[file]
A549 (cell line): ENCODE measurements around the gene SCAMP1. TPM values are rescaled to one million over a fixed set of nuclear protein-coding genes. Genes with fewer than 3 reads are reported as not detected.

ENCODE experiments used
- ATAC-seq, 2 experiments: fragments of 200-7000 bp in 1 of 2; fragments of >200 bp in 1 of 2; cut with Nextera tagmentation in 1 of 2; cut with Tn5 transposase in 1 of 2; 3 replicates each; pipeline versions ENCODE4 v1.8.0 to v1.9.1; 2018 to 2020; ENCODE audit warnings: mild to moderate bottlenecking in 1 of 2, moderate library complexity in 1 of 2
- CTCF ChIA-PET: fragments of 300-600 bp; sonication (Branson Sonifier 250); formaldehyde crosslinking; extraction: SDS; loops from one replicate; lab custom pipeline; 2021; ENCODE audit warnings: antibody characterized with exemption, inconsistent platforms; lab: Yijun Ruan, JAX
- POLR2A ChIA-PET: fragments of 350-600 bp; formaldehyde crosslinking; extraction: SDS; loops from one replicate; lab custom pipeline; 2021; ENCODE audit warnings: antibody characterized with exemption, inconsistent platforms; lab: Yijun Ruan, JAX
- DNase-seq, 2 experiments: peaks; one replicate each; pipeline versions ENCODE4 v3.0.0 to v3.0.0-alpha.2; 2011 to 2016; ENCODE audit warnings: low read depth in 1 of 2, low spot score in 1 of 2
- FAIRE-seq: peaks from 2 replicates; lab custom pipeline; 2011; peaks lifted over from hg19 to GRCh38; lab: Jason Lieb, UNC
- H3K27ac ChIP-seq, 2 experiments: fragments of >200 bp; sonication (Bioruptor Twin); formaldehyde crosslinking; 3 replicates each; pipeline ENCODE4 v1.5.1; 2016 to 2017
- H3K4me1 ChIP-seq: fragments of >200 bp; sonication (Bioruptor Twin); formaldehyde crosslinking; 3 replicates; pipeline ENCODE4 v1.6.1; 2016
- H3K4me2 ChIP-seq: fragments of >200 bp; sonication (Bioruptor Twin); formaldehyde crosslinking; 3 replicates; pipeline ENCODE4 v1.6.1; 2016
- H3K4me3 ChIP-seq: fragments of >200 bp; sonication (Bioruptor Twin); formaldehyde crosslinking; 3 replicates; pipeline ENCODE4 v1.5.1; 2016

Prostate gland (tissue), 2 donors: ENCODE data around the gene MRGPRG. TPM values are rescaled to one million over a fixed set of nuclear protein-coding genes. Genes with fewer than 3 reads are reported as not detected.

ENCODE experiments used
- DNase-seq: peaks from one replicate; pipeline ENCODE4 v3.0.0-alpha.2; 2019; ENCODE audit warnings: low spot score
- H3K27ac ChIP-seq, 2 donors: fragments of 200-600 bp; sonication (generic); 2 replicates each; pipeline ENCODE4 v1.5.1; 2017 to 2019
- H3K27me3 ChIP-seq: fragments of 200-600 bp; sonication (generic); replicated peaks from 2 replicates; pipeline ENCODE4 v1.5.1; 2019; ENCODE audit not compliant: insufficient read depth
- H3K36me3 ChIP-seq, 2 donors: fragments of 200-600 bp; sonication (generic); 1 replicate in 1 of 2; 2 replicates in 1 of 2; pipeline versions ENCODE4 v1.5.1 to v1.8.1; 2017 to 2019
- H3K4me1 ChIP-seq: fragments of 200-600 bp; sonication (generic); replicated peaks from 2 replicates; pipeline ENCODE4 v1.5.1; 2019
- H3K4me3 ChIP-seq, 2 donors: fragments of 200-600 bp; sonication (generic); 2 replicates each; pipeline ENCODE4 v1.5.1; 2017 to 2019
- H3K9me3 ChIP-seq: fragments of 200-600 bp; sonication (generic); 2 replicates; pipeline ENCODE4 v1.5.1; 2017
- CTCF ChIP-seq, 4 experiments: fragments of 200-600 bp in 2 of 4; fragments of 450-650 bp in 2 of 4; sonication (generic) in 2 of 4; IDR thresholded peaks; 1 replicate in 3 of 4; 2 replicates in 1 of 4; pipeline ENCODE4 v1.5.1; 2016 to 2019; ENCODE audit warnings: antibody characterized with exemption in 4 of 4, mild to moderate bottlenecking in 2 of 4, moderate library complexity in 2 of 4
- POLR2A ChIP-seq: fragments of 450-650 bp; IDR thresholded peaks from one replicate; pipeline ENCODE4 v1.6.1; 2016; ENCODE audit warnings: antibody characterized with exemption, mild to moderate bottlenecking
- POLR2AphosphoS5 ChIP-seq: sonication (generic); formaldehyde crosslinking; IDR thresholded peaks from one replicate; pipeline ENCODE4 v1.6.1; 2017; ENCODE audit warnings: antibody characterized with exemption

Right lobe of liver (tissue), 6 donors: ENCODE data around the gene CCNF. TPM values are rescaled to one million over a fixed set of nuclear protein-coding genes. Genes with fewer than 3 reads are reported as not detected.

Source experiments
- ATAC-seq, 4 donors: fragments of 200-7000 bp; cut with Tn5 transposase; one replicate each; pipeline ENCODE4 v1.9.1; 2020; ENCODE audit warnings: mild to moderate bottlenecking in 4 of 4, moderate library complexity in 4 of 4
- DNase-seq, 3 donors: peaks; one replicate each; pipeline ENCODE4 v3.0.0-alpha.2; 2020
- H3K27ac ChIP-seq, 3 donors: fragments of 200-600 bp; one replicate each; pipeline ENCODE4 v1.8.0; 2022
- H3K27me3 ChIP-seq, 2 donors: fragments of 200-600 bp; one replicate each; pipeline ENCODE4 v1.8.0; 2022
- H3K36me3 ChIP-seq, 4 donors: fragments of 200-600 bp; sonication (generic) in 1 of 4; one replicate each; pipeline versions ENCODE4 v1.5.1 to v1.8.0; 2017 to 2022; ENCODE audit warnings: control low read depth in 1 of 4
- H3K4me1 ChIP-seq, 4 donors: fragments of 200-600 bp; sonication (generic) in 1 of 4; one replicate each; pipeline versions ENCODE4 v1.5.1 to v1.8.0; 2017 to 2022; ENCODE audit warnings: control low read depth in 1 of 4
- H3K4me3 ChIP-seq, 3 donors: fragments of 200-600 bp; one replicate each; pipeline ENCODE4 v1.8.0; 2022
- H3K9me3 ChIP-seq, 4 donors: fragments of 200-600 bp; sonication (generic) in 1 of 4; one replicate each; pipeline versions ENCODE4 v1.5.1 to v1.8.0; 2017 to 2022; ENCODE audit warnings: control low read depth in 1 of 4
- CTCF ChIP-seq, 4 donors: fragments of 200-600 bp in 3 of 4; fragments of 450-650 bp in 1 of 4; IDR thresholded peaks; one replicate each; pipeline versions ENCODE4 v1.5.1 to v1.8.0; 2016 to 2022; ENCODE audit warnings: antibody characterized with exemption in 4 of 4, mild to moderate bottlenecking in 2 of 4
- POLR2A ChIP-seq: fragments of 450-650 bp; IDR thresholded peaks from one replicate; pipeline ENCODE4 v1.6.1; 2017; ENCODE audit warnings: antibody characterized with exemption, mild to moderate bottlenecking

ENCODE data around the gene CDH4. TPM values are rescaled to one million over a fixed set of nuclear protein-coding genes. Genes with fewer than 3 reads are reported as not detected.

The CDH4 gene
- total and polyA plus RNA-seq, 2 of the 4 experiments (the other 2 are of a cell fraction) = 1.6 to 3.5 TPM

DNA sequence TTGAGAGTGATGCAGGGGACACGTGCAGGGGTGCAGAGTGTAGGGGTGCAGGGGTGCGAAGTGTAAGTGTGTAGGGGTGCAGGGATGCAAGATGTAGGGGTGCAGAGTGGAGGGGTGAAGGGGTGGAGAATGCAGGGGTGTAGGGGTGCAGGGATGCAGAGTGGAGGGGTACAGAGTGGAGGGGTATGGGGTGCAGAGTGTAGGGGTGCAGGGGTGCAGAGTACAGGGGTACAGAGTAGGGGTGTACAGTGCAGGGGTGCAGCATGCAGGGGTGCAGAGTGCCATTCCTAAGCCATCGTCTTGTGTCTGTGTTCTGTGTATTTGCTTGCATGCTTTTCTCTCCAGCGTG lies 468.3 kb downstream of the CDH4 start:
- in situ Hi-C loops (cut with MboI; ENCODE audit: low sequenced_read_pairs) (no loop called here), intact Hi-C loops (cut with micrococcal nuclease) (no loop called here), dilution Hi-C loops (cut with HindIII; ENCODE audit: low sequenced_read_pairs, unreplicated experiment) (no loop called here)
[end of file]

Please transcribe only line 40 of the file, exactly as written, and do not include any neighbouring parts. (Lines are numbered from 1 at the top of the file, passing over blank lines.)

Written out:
- in situ Hi-C loops (cut with MboI; ENCODE audit: low sequenced_read_pairs) (no loop called here), intact Hi-C loops (cut with micrococcal nuclease) (no loop called here), dilution Hi-C loops (cut with HindIII; ENCODE audit: low sequenced_read_pairs, unreplicated experiment) (no loop called here)